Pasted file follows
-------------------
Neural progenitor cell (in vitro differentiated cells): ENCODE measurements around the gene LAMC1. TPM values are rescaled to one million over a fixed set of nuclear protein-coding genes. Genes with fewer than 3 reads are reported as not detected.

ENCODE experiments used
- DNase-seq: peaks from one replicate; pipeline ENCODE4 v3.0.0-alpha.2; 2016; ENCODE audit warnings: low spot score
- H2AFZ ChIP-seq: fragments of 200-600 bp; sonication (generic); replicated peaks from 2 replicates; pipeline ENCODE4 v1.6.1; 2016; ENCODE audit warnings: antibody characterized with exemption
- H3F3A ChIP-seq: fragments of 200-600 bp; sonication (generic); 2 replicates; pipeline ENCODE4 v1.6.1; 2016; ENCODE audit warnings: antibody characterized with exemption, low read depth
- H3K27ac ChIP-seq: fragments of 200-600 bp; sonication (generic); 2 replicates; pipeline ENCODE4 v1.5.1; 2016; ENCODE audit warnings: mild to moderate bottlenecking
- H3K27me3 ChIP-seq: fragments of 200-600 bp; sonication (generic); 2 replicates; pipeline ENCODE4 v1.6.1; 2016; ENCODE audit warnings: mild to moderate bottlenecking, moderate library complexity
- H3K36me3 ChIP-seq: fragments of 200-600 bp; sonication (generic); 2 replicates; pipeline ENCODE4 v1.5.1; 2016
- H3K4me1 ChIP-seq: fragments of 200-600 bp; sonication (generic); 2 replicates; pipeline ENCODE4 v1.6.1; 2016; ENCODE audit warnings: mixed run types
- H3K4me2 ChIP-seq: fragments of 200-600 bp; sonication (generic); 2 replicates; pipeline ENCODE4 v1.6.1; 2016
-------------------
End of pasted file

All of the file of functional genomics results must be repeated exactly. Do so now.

Neural progenitor cell (in vitro differentiated cells): ENCODE measurements around the gene LAMC1. TPM values are rescaled to one million over a fixed set of nuclear protein-coding genes. Genes with fewer than 3 reads are reported as not detected.

ENCODE experiments used
- DNase-seq: peaks from one replicate; pipeline ENCODE4 v3.0.0-alpha.2; 2016; ENCODE audit warnings: low spot score
- H2AFZ ChIP-seq: fragments of 200-600 bp; sonication (generic); replicated peaks from 2 replicates; pipeline ENCODE4 v1.6.1; 2016; ENCODE audit warnings: antibody characterized with exemption
- H3F3A ChIP-seq: fragments of 200-600 bp; sonication (generic); 2 replicates; pipeline ENCODE4 v1.6.1; 2016; ENCODE audit warnings: antibody characterized with exemption, low read depth
- H3K27ac ChIP-seq: fragments of 200-600 bp; sonication (generic); 2 replicates; pipeline ENCODE4 v1.5.1; 2016; ENCODE audit warnings: mild to moderate bottlenecking
- H3K27me3 ChIP-seq: fragments of 200-600 bp; sonication (generic); 2 replicates; pipeline ENCODE4 v1.6.1; 2016; ENCODE audit warnings: mild to moderate bottlenecking, moderate library complexity
- H3K36me3 ChIP-seq: fragments of 200-600 bp; sonication (generic); 2 replicates; pipeline ENCODE4 v1.5.1; 2016
- H3K4me1 ChIP-seq: fragments of 200-600 bp; sonication (generic); 2 replicates; pipeline ENCODE4 v1.6.1; 2016; ENCODE audit warnings: mixed run types
- H3K4me2 ChIP-seq: fragments of 200-600 bp; sonication (generic); 2 replicates; pipeline ENCODE4 v1.6.1; 2016